And then around that, we have frames to add any related issues, subtopics, or ways to expand on your main issue. Now the way this particular template is set up, I can currently change the text here that says Describe it, or the text underneath it. So to use this frame, I'm gonna have to click to select it, and you may have to zoom out of it to be able to select it. And then I'll click the Ungroup button up here. So now these are all separate elements and I can select and edit each of these text blocks. So the heading here currently says Describe it, but you can name these things anything that works for you.
During this point of the mind mapping process, it's important to just get all the ideas that pop into your head down, so you can sort through them later, and decide what to keep and expand on, and what to discard. So, for example, when talking about eLearning, I know that I wanna provide some background and an overview of what it is. So I'll call this Background. Below that word says Examine the subject closely. I could change this text to something like, an overview of eLearning, or I could just simply delete it. And here where it says Click to add text, I'm just gonna start brain dumping anything I can think of about the background of eLearning that I might wanna cover in my presentation.
I know that I wanna talk about the differences between it and live training, so I'll type differences from live training. I wanna talk about the pros and cons of eLearning, and maybe under pros, I'll put another line, and hit Tab, to list out the pros I can think of. It's self paced, and it frees up classroom time. And I'll do the same for cons.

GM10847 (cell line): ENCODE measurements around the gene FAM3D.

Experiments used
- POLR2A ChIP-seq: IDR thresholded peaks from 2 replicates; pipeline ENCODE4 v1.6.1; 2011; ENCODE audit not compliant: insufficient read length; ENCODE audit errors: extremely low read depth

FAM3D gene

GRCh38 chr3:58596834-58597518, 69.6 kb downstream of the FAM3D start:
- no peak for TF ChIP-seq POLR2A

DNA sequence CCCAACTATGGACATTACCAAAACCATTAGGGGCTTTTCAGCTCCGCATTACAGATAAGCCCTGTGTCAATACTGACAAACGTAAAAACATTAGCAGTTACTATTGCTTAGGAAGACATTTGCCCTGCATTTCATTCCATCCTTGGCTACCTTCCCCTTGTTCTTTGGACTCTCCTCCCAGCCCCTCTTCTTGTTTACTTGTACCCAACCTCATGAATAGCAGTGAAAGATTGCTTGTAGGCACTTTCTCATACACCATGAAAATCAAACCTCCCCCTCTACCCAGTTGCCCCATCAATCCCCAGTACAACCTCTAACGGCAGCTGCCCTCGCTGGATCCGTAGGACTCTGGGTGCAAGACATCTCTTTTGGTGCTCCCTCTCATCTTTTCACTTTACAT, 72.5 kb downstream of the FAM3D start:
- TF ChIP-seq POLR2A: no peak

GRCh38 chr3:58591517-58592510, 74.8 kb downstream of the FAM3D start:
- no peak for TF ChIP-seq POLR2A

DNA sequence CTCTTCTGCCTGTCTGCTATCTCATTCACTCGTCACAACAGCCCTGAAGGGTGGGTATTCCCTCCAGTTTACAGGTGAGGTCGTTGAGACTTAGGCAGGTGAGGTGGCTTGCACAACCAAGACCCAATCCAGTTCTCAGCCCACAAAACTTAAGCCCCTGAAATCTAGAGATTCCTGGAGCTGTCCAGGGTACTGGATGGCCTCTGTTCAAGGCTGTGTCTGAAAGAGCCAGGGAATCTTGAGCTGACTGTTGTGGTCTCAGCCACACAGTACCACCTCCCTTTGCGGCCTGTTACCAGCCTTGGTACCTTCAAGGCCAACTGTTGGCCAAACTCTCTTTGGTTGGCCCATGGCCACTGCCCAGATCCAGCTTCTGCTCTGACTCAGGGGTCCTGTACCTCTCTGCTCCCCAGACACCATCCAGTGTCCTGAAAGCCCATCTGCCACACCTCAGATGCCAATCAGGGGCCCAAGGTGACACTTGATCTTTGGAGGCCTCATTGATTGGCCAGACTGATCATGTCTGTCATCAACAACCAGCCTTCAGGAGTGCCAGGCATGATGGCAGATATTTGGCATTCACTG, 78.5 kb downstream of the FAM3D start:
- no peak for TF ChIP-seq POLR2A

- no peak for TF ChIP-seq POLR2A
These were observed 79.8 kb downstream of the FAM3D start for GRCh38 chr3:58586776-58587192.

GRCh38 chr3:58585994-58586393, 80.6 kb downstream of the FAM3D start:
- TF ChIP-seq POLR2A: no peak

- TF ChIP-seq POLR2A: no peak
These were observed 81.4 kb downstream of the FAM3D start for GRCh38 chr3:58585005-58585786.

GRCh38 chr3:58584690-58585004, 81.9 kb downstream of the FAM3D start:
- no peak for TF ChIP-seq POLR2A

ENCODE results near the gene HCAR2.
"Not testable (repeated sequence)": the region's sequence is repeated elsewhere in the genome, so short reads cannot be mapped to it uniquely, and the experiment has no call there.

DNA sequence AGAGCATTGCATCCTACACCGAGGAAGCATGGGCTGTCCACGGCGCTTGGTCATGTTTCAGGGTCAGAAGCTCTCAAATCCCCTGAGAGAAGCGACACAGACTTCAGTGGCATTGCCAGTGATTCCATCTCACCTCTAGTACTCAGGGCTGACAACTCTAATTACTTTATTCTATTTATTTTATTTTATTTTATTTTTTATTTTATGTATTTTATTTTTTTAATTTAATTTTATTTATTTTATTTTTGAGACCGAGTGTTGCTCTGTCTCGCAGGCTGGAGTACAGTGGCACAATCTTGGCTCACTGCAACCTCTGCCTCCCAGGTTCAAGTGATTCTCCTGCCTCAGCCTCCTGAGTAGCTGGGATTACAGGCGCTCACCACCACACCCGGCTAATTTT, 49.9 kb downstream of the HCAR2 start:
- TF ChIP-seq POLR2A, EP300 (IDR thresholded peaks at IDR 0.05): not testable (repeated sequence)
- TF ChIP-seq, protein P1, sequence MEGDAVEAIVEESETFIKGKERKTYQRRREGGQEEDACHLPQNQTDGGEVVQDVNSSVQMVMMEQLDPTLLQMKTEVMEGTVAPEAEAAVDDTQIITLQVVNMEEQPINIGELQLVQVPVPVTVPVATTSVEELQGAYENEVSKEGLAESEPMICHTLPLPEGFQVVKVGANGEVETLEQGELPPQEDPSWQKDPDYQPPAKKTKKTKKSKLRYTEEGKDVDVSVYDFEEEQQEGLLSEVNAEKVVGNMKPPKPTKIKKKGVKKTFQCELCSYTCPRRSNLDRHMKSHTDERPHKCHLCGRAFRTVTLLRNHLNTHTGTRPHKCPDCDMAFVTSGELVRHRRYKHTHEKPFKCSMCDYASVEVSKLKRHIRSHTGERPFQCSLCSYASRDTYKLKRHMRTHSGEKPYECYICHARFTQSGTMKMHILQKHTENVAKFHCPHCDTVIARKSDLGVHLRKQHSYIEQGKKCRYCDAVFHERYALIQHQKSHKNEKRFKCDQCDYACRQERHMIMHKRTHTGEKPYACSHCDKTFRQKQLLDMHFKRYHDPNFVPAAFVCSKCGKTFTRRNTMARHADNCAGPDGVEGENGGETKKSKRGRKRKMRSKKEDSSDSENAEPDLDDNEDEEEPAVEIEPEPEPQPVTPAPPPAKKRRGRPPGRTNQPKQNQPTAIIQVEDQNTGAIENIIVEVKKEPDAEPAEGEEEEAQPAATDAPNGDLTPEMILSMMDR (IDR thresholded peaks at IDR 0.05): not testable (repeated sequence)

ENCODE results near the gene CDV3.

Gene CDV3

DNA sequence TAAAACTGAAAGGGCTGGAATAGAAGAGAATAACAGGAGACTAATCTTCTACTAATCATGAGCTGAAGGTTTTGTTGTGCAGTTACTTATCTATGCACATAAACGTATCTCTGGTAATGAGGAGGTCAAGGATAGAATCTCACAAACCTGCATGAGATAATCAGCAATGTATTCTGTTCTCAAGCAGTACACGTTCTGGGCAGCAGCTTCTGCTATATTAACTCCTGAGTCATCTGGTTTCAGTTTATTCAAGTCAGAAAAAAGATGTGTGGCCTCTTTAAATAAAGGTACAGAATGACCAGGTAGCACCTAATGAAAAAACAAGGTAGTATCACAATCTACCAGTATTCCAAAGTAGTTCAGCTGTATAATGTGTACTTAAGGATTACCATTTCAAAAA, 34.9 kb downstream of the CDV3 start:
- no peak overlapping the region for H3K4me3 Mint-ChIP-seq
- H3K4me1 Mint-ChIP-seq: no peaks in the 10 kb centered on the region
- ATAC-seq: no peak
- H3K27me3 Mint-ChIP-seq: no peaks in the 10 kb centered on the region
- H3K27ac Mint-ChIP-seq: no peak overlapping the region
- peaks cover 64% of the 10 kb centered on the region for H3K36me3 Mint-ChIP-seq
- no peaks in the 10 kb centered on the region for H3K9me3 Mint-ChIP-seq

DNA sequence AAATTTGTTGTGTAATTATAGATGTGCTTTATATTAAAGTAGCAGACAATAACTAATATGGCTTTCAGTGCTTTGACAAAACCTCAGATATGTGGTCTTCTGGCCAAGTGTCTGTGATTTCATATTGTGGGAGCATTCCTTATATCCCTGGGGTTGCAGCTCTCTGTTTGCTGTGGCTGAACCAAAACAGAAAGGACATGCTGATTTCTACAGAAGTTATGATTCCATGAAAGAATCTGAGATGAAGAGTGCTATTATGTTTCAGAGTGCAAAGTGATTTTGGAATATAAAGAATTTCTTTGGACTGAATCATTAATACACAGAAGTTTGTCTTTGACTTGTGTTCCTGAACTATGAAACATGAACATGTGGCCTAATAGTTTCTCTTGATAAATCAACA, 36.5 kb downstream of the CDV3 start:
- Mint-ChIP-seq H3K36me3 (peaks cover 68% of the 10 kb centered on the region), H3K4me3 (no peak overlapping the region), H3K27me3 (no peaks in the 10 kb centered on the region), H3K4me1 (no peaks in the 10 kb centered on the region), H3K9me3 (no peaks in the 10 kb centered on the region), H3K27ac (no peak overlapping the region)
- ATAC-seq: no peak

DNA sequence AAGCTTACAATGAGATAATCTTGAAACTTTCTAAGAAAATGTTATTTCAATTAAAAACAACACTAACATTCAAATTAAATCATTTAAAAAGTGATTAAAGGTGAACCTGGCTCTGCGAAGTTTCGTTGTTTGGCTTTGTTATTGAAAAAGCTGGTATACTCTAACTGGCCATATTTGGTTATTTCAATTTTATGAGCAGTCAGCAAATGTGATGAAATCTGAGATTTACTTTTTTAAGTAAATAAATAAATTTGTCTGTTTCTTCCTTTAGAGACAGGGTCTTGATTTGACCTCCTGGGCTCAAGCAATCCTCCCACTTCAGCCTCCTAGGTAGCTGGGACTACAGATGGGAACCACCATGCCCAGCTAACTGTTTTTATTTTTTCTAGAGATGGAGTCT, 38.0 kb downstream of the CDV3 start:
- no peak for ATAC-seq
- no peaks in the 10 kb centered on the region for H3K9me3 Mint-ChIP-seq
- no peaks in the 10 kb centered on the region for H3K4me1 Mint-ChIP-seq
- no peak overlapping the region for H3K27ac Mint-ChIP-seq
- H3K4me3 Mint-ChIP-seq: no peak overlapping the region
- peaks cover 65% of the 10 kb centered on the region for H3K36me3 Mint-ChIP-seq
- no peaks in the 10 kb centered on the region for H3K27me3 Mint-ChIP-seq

So there it is. Now, you may prefer to come up with the main topic areas first before listing out the details like this. So I might move to the next frame, and I'll just select it, and Ungroup it again. And I'll add a title of Required Tools. And here, I would list out things like microphones, headphones, recording software, and editing software. But if I'm not ready to think about all that stuff yet, I can just move on to the next frame.
I think I'll Ungroup this one. And I'll title this one Preparation. And now I'm gonna continue going around and adding other topics like recording, editing, and distribution, anything I can think of related to my topic. If I needed more squares, I can just create my own. So again, the idea behind mind mapping is to get all of your ideas down and see how they relate to each other. Instead of creating a new prezi and trying to figure it out as you go, mind mapping let's you see your ideas on the screen, and then figure out a logical progression with which to build your presentation.
And Prezi's immense canvas and drawing and text tools make it perfect for placing concepts, images, charts, and other content in relation to one another. If you have a particularly complex topic, and you run out of room in the default layout here, you can just zoom out, and add more squares or sides to work with. It's very unlikely that you'll run out of room. So, just start with a template that looks like it will work for you, and start getting your ideas down. When you're done, if you have a subscription level to Prezi that allows it, you can come up to the Share menu, and download your mind map as a PDF, or as a portable prezi, so you can refer to it onscreen, or in a printout, when it comes time to build your actual presentation.
Or, you can just keep your mind map open in its own tab or window, and create your prezi in a separate browser window. Whatever the case, your presentations will definitely benefit if you take some time at the beginning to plan and map out your thoughts and ideas.
- Determine when to use invisible frames.